What do tea partiers and pot groups have in common? An IRS bullseye

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Greg Campbell Contributor
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Tea Party groups and self-styled patriot organizations aren’t the only ones with reason to complain about excessive scrutiny from the Internal Revenue Service — the groups that were behind Colorado’s successful effort to legalize marijuana say that they were also targeted by the agency.

Mason Tvert, one of the key activists working on marijuana reform in Colorado since 2005 as the director of SAFER (which stands for Safer Alternatives for Enjoyable Recreation), said it took more than a year for the IRS to approve its 501(c)4 tax status while pestering him with “absurd” questions about its activities.

For example, the agency sent Tvert copies of news stories from the Internet — including readers’ comments on those stories — purporting to show that SAFER organized “festivals and protests that are not always peaceful.”

But Tvert said SAFER wasn’t involved in any of the examples.

“They sent web pages from various local NORML organizations and news articles about [Seattle’s annual pot festival] Hempfest and various events that we never organized,” he said. “So it was just ridiculous.”

“If they had just read the application, they would have seen the organization’s mission statement and learned about its activities,” he continued, adding that all of the literature he provided to the IRS was specifically about the relative harms of marijuana versus alcohol.

SAFER was funded by the Washington, D.C.-based Marijuana Policy Project — for which Tvert is now the director of communications — which took the lead in funding and campaigning for passage of Amendment 64, which made adult possession of small amounts of marijuana legal in Colorado.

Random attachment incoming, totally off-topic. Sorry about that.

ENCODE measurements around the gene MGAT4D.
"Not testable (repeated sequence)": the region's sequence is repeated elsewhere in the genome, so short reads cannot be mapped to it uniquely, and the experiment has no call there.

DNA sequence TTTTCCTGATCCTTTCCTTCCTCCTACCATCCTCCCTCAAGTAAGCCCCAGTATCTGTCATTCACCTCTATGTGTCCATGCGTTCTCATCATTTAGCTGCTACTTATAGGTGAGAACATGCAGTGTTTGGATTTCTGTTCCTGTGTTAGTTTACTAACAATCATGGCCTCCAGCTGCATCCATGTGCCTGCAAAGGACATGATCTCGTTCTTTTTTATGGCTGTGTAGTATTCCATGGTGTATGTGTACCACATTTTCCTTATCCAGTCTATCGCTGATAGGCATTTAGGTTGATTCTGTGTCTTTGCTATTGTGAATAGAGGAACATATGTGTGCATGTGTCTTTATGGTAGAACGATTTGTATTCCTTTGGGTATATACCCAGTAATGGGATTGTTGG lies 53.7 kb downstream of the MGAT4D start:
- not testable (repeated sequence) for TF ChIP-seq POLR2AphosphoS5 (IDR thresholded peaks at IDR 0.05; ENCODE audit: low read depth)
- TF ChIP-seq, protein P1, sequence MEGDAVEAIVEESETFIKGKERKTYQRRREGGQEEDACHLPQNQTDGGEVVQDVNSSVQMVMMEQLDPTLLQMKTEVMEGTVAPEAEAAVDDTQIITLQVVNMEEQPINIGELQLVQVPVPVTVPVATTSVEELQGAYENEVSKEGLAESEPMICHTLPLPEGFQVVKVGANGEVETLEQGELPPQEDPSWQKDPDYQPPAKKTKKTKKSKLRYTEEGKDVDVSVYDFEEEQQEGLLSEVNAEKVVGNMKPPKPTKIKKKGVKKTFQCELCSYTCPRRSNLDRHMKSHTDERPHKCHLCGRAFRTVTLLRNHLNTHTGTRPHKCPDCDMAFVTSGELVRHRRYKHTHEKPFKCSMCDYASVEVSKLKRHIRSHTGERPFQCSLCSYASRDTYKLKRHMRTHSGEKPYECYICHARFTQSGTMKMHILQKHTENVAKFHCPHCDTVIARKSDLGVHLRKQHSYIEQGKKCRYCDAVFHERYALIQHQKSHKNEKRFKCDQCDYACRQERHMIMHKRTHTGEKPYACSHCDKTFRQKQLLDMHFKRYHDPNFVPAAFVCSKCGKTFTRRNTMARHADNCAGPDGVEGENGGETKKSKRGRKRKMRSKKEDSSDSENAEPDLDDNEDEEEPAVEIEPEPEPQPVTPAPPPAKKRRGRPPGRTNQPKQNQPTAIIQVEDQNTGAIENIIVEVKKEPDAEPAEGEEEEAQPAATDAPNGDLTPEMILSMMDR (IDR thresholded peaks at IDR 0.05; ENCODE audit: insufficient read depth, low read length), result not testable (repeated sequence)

MPP was also singled out for “grueling audits,” according to an article written by director Rob Kampia for The Huffington Post.

The organization was audited in 2000 and in 2006, but found to be in compliance with IRS rules.

“The first [audit] stemmed from a letter sent to the IRS in 1998 by U.S. Sen. Dianne Feinstein (D-CA), who has spent a good part of her career advocating for the criminalization of marijuana users, including me,” Kampia wrote.

“Her reason for questioning MPP’s tax-exempt status? She received a letter from a single constituent who wrote this to her: ‘The idea that a bunch of pot purveyors can raise money like this on a tax exempt basis is offensive.’”

While the pot groups might feel some kinship to conservative organizations targeted by the IRS, Tvert said he believes there’s a slight difference in motivation. Whereas the conservative groups may have been singled out for their opposition to the administration’s political agenda, he believes the marijuana organizations were more carefully scrutinized because they threatened the federal status quo.

“The mere fact that the organization was dedicated to working on marijuana policy reform probably attracted attention that would not have been paid if it had been an anti-marijuana organization,” he said.

SAFER is currently planning to relaunch in other states to soften the ground for more legalization efforts in the future.

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